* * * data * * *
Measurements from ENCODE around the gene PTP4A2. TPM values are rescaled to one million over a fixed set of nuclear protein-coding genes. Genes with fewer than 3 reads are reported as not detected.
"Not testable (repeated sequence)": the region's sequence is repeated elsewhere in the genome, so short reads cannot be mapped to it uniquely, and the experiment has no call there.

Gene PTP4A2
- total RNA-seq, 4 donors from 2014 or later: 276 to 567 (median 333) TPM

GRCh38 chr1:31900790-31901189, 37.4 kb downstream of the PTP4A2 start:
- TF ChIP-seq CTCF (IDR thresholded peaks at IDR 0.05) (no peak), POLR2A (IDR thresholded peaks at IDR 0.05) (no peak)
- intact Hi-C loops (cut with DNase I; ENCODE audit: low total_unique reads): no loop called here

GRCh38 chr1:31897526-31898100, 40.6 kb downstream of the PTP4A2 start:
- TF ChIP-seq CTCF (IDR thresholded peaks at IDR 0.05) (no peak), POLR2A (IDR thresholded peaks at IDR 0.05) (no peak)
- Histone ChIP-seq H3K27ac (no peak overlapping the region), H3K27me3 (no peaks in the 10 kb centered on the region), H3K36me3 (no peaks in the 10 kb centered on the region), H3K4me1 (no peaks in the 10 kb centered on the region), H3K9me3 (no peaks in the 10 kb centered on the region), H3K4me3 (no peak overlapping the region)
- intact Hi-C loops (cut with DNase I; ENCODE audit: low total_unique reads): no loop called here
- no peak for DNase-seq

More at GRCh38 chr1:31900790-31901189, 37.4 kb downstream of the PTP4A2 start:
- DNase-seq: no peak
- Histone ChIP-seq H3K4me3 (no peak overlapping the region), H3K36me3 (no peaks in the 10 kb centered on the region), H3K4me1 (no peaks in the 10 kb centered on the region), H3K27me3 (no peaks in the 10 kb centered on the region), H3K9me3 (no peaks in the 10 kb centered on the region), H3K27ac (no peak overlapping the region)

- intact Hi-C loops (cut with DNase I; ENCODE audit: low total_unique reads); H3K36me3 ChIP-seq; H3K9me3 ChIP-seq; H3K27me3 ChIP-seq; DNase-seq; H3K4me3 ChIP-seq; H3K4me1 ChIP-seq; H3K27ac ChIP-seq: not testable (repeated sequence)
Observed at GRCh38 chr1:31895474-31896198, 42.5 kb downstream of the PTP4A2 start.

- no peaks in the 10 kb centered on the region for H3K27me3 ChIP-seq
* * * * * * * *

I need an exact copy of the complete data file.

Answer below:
Measurements from ENCODE around the gene PTP4A2. TPM values are rescaled to one million over a fixed set of nuclear protein-coding genes. Genes with fewer than 3 reads are reported as not detected.
"Not testable (repeated sequence)": the region's sequence is repeated elsewhere in the genome, so short reads cannot be mapped to it uniquely, and the experiment has no call there.

Gene PTP4A2
- total RNA-seq, 4 donors from 2014 or later: 276 to 567 (median 333) TPM

GRCh38 chr1:31900790-31901189, 37.4 kb downstream of the PTP4A2 start:
- TF ChIP-seq CTCF (IDR thresholded peaks at IDR 0.05) (no peak), POLR2A (IDR thresholded peaks at IDR 0.05) (no peak)
- intact Hi-C loops (cut with DNase I; ENCODE audit: low total_unique reads): no loop called here

GRCh38 chr1:31897526-31898100, 40.6 kb downstream of the PTP4A2 start:
- TF ChIP-seq CTCF (IDR thresholded peaks at IDR 0.05) (no peak), POLR2A (IDR thresholded peaks at IDR 0.05) (no peak)
- Histone ChIP-seq H3K27ac (no peak overlapping the region), H3K27me3 (no peaks in the 10 kb centered on the region), H3K36me3 (no peaks in the 10 kb centered on the region), H3K4me1 (no peaks in the 10 kb centered on the region), H3K9me3 (no peaks in the 10 kb centered on the region), H3K4me3 (no peak overlapping the region)
- intact Hi-C loops (cut with DNase I; ENCODE audit: low total_unique reads): no loop called here
- no peak for DNase-seq

More at GRCh38 chr1:31900790-31901189, 37.4 kb downstream of the PTP4A2 start:
- DNase-seq: no peak
- Histone ChIP-seq H3K4me3 (no peak overlapping the region), H3K36me3 (no peaks in the 10 kb centered on the region), H3K4me1 (no peaks in the 10 kb centered on the region), H3K27me3 (no peaks in the 10 kb centered on the region), H3K9me3 (no peaks in the 10 kb centered on the region), H3K27ac (no peak overlapping the region)

- intact Hi-C loops (cut with DNase I; ENCODE audit: low total_unique reads); H3K36me3 ChIP-seq; H3K9me3 ChIP-seq; H3K27me3 ChIP-seq; DNase-seq; H3K4me3 ChIP-seq; H3K4me1 ChIP-seq; H3K27ac ChIP-seq: not testable (repeated sequence)
Observed at GRCh38 chr1:31895474-31896198, 42.5 kb downstream of the PTP4A2 start.

- no peaks in the 10 kb centered on the region for H3K27me3 ChIP-seq